Desaparecidos: Payola


Videos by American Songwriter

Rating: 3.5 stars out of 5

At 35 years old, Conor Oberst has long since grown past the angst-ridden youngster that fronted emo band Commander Venus when he was a teenager, and created intricate (and still angst-ridden) indie folk as Bright Eyes. Yet, with the recent reunion of his short-lived punk band Desaparecidos, it seems Oberst isn’t quite ready to leave that urgency and intensity behind him just yet. Payola, the band’s first album in 13 years, mostly follows the same approach of debut album Read Music/Speak Spanish: Concise songs, loud guitars, and a greater sense of urgency.

It’s a refreshing change of pace. Only a handful of songs on the album make it past the three-minute mark, the band taking great care not to let any of these booming, boisterous indie rock and emo anthems wear out their welcome. And for the most part, they succeed. Each of the 14 tracks rocks pretty hard, built on meaty riffs, towering choruses and hooks that never let go. “Underground Man” and “City On The Hill” chug and roar like classic emo singles from The Get Up Kids or Jimmy Eat World. And while the exaggerated arena-rock thunder of “Golden Parachute” veers a little close to Andrew W.K.’s feelgood party metal, they pull it off nicely enough, tapping into that outsized personality’s infectious sense of fun.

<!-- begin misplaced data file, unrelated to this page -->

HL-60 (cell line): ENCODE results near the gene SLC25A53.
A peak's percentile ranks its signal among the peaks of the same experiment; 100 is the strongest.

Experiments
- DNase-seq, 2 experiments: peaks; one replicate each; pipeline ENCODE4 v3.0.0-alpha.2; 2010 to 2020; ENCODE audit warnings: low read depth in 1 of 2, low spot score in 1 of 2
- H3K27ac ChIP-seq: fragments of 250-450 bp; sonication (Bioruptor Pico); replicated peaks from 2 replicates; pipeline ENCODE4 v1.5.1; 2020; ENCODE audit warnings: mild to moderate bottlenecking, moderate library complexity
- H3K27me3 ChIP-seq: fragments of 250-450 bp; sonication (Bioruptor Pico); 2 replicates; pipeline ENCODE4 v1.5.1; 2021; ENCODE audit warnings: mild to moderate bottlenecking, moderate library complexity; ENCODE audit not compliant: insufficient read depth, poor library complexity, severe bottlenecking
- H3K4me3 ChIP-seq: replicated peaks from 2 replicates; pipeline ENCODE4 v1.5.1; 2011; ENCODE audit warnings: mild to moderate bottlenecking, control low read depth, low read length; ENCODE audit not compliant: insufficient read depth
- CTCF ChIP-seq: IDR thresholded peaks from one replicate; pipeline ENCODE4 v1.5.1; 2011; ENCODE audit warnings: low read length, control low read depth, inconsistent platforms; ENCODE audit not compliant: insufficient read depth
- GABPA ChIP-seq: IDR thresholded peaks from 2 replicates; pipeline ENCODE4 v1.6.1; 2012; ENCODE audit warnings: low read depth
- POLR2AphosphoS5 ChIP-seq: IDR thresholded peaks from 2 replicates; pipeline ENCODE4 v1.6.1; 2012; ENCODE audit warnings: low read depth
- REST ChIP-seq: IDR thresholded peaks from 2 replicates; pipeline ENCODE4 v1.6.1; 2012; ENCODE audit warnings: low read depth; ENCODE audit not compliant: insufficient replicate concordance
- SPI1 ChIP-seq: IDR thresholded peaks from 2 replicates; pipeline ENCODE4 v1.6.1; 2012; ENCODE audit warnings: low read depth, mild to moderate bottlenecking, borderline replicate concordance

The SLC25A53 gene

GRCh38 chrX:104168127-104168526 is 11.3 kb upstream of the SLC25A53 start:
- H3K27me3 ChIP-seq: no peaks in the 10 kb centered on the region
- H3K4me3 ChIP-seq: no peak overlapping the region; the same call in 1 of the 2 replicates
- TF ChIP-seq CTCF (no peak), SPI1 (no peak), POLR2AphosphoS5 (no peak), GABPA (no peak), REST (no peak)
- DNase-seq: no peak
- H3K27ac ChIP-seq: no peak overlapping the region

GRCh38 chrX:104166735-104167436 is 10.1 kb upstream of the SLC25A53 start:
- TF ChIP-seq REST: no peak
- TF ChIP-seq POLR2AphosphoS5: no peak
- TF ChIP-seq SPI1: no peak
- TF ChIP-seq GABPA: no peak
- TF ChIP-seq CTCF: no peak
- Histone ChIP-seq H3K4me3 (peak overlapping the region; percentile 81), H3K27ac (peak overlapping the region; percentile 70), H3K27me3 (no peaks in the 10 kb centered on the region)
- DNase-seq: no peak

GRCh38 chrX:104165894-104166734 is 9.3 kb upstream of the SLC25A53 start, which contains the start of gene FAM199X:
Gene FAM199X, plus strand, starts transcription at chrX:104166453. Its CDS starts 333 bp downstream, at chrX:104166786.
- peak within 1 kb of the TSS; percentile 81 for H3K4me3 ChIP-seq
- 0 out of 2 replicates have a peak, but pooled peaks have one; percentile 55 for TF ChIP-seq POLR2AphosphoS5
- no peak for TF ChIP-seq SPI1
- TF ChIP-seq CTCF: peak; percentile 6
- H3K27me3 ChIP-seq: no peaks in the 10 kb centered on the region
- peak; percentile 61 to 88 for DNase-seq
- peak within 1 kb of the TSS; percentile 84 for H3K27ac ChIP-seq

In fact, it’s when Desaparecidos lean more toward their carefree, hedonistic side that the album is at its best. There’s a tendency for Oberst & Co. to engage in politically charged wordplay that’s perpetually caught between clever and too heavy handed for its own good, whether it’s in titling a song “MariKKKopa,” or in dropping lines like “If one must die to save the 99/ Maybe it’s justified” on “The Left is Right” (also, that title — my goodness). It could be all tongue in cheek — and some of it probably is — but in the end, this isn’t an Occupy rally, it’s a rock album. And it’s not a shabby one at that.

One Comment

Leave a Reply

Leave a Reply

Song Stream: Steelism, “The Serge”